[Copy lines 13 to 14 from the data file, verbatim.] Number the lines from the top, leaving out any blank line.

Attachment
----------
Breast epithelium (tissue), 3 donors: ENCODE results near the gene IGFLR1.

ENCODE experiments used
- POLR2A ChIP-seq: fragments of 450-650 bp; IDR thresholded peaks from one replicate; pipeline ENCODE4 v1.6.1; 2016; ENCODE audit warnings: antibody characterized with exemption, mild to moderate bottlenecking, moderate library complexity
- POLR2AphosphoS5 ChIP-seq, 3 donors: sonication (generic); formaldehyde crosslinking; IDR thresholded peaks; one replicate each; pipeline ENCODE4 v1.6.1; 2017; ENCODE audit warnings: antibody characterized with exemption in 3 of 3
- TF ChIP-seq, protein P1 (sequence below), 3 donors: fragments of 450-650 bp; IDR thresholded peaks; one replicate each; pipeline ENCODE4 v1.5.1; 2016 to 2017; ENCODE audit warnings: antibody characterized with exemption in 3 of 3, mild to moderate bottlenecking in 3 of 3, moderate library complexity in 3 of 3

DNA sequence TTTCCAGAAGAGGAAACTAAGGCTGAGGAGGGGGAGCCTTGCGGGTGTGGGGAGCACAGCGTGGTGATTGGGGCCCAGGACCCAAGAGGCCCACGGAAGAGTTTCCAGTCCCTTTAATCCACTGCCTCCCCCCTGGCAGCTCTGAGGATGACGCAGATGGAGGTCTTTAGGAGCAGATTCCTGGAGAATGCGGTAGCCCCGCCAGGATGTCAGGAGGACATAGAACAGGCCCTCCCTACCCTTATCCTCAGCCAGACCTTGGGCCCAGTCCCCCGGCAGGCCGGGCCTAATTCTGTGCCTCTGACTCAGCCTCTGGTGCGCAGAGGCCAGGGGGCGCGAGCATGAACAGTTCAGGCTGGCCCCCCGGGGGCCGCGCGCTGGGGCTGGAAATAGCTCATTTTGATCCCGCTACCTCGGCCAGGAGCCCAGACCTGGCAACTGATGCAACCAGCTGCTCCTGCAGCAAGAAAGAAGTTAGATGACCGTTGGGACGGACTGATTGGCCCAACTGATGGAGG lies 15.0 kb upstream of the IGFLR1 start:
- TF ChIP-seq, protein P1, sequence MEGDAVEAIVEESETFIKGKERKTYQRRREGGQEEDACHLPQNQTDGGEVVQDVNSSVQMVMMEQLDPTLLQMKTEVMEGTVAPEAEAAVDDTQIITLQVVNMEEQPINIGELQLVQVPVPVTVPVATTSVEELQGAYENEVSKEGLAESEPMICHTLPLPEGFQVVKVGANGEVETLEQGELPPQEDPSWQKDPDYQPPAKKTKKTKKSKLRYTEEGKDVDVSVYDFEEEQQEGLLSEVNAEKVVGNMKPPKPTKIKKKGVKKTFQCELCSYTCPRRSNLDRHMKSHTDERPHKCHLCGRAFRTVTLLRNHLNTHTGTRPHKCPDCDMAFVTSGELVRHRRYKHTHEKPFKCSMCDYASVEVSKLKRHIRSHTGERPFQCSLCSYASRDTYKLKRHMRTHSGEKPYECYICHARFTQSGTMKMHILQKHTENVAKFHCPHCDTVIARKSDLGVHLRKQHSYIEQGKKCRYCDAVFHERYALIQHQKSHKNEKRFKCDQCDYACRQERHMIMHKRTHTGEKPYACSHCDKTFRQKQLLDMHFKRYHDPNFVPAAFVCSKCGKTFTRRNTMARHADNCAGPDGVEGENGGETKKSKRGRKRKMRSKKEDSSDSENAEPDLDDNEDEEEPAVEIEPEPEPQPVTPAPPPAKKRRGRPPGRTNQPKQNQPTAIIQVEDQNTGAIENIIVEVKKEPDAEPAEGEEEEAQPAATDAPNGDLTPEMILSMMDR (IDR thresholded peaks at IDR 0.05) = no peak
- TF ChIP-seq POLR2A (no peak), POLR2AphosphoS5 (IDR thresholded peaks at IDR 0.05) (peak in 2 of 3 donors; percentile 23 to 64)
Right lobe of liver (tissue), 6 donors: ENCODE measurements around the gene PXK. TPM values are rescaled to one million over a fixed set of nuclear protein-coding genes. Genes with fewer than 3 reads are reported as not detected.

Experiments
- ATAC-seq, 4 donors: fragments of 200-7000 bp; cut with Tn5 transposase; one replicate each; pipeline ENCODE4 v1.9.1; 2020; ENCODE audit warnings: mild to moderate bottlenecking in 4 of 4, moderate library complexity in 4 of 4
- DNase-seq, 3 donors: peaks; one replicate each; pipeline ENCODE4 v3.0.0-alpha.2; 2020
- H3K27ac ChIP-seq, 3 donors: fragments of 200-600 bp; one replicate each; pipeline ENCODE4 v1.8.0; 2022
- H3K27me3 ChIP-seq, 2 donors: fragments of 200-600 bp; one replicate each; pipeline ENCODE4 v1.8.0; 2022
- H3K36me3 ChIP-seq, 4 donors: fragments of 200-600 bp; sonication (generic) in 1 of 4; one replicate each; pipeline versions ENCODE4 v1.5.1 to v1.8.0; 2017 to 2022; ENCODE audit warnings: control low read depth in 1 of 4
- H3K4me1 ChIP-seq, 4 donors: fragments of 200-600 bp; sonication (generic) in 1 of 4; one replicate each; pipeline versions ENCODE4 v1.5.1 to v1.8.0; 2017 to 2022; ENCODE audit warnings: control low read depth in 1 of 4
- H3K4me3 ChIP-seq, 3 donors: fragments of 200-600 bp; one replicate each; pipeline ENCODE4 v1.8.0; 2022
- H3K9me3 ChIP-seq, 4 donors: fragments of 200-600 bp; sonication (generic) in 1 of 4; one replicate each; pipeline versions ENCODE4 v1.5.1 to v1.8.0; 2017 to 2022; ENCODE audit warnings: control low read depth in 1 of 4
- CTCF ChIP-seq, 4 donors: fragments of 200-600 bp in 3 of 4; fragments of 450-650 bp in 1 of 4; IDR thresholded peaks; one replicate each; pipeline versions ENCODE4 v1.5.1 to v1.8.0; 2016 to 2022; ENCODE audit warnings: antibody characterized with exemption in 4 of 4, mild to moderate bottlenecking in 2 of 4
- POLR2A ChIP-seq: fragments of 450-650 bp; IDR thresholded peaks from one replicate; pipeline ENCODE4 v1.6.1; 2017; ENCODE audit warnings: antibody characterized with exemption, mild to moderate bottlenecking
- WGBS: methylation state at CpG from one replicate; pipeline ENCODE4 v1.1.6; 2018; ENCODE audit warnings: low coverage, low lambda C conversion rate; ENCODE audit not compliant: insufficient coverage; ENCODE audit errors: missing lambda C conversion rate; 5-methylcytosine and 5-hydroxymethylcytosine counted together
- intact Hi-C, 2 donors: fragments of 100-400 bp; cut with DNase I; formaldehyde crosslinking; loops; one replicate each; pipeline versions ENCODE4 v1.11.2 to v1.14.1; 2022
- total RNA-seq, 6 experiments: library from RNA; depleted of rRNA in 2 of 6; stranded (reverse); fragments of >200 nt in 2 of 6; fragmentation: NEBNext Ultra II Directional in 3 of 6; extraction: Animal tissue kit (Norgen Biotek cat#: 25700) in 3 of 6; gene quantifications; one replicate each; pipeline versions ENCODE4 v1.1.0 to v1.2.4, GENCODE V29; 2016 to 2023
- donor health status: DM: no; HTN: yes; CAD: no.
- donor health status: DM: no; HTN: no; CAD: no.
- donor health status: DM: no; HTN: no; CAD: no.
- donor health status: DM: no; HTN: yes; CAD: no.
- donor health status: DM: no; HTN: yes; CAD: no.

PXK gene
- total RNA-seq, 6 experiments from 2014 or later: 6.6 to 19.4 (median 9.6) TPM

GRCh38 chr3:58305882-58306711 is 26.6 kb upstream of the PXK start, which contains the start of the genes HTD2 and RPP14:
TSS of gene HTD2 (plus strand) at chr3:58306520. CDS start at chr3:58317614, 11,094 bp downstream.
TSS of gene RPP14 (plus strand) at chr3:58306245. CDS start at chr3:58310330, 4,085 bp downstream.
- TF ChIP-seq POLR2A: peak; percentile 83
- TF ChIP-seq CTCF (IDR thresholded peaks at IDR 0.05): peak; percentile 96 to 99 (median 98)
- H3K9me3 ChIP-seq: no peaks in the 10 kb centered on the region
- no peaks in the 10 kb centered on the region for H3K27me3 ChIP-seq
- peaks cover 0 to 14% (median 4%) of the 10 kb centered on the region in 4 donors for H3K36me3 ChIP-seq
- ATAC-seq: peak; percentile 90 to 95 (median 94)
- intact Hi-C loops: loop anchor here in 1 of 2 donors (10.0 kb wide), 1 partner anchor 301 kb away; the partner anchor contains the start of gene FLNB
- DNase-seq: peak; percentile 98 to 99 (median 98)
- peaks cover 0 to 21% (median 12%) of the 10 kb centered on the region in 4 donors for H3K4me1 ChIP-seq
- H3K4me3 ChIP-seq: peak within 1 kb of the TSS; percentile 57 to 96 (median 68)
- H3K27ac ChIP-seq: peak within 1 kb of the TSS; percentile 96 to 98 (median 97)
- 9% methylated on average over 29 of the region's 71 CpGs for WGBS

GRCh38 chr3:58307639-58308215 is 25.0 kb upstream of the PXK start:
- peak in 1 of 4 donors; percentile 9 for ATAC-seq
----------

- H3K27ac ChIP-seq, 3 donors: fragments of 200-600 bp; one replicate each; pipeline ENCODE4 v1.8.0; 2022
- H3K27me3 ChIP-seq, 2 donors: fragments of 200-600 bp; one replicate each; pipeline ENCODE4 v1.8.0; 2022